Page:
So I got myself dressed up and went to my date early in the day while my ears were still fresh.
[RedDog London monitor testing room]
Genelec 840 (1,600£/pair)
At first, I was really impressed by their sound. All my favorite records had a lot more presence and bite. I compared them to some other monitors and tried to figure out why they sounded so different. The other monitors sounded like they almost have a minor scoop in the higher mids. After I checked out my own mixes I figured out what was the problem. I was listening to a very sophisticated hi-fi system. No disrespect to anyone using the 840s for mixing, but their response didn’t seem that flat nor that uncolored. They had a slight boost in the mids with a certain almost metallic airiness in the sharp higher- mids. The top end didn’t seem realistic as well. Don’t get me wrong – I loved how they sound as a hi-fi system, but I wouldn’t mix on them.
These bad boys compared back-to-back with the 840s had a much smoother and harsh-less high-end, which I guess is to be blamed on Adam’s unique Ribbon tweeters that can produce frequencies beyond what the
human ear is capable of comprehending (50 kHz). I felt like they sounded a bit cleaner and were lacking the coloration of the 840s.
For those of you wondering, the A77Xs are not just double A7Xs. They are indeed a 3-way system. Both 7-inch cones share the load from 38 Hz to 400 Hz. At that point, one of them fades out whilst the other one goes on as far as 3 kHz. That as Adam claims prevents frequency cancellation in the most crucial range – the mids. I guess the reason their low end sounded so tight is precisely because both of the cones work together in that range.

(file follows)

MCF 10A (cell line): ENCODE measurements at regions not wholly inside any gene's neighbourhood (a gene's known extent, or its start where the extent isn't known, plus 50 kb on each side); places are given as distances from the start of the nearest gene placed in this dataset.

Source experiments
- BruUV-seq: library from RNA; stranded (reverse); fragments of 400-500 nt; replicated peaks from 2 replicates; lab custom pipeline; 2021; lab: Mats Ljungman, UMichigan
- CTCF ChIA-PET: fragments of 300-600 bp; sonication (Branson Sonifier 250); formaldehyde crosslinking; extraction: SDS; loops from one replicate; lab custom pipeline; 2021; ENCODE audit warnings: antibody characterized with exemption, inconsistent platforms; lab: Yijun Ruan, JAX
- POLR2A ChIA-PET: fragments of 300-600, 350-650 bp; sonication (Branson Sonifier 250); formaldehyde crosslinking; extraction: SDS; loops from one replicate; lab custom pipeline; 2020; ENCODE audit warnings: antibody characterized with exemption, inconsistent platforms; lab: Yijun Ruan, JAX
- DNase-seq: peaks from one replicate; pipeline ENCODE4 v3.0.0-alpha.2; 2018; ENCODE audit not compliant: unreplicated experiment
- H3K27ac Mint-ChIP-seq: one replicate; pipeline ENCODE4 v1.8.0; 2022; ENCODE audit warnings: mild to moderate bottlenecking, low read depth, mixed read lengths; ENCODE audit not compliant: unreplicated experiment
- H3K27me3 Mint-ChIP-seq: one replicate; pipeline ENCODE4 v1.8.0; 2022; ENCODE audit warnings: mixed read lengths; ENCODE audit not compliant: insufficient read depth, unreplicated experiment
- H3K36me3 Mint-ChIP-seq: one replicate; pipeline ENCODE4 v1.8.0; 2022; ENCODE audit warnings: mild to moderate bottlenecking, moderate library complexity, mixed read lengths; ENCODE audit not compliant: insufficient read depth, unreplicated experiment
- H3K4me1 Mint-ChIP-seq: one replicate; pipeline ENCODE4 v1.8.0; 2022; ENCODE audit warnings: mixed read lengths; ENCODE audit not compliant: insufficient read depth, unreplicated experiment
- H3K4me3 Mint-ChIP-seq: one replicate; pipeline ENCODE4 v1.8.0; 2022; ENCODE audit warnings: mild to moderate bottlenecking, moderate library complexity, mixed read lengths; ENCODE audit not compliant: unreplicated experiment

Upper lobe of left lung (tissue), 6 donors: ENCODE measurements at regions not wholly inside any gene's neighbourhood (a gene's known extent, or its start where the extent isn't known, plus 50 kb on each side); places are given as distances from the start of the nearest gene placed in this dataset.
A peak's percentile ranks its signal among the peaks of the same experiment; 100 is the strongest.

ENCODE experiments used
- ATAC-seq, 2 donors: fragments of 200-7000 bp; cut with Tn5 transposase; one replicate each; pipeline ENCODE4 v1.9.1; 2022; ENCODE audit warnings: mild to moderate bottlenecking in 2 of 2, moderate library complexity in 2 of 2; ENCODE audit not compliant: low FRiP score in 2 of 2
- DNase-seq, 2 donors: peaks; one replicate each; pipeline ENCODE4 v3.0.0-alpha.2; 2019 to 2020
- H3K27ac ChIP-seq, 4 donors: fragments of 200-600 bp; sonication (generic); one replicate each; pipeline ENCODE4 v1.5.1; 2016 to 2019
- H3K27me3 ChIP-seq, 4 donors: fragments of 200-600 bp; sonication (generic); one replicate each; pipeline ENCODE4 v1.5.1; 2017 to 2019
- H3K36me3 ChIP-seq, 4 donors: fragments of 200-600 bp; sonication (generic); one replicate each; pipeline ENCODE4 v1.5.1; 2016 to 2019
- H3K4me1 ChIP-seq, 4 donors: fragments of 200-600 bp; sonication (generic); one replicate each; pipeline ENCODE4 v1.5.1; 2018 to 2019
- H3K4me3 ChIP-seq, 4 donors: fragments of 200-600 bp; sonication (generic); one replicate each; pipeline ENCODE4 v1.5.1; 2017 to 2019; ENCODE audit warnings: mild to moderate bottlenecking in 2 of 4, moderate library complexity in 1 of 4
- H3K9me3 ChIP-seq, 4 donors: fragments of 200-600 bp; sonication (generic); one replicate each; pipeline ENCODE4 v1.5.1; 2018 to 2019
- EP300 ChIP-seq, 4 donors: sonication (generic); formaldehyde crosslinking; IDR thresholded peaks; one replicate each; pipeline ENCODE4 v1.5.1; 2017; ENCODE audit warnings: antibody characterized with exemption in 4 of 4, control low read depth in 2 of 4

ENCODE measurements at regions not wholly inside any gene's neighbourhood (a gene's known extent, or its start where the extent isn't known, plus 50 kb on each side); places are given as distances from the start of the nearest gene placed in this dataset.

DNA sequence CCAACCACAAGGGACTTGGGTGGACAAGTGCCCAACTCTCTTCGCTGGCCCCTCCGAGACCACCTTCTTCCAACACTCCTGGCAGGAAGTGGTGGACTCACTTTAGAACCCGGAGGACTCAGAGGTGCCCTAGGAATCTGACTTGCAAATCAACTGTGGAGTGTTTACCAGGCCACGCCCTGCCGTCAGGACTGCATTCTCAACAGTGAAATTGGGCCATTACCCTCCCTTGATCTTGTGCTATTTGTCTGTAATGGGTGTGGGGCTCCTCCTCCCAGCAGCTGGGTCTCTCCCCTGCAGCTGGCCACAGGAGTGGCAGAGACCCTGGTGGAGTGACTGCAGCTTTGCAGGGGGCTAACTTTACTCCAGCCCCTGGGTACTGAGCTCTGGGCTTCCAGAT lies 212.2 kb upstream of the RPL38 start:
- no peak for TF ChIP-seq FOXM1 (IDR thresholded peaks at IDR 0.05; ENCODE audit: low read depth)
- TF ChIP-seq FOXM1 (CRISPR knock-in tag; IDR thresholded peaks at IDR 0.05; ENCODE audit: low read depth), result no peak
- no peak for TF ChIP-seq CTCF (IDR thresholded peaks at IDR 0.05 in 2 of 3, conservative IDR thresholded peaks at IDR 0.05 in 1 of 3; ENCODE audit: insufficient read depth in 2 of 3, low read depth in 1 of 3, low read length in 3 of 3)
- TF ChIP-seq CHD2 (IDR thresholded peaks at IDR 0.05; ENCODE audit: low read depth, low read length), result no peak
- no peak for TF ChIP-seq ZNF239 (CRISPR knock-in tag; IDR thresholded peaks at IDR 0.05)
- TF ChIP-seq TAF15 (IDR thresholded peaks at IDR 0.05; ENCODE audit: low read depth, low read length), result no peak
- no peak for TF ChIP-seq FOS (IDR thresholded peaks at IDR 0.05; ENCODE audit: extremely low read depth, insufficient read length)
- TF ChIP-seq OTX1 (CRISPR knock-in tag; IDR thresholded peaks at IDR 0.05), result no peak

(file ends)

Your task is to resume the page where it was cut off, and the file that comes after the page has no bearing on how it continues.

Now I know the 840s are a 2-way system while the A77Xs are a 3-way system, but they do compete in the same price range, so I believe the comparison is fair.
Focal Shape 65 (1,300£/$1800 – Pair)
While the 840s and A77Xs were battling for my wallet I also had a listen to the Shape 65s, but I wasn’t quite sold on them. The speakers were positioned very poorly, which is understandable when a small room is fitted with a million different monitors. That is why I don’t feel I have the right to judge them. They were advertised to me as the A7X (950£/pair) killers, but I again I did not find that to be the case. I guess it’s probably a taste thing and I feel I have to go back to RedDog and try them out again with a different positioning.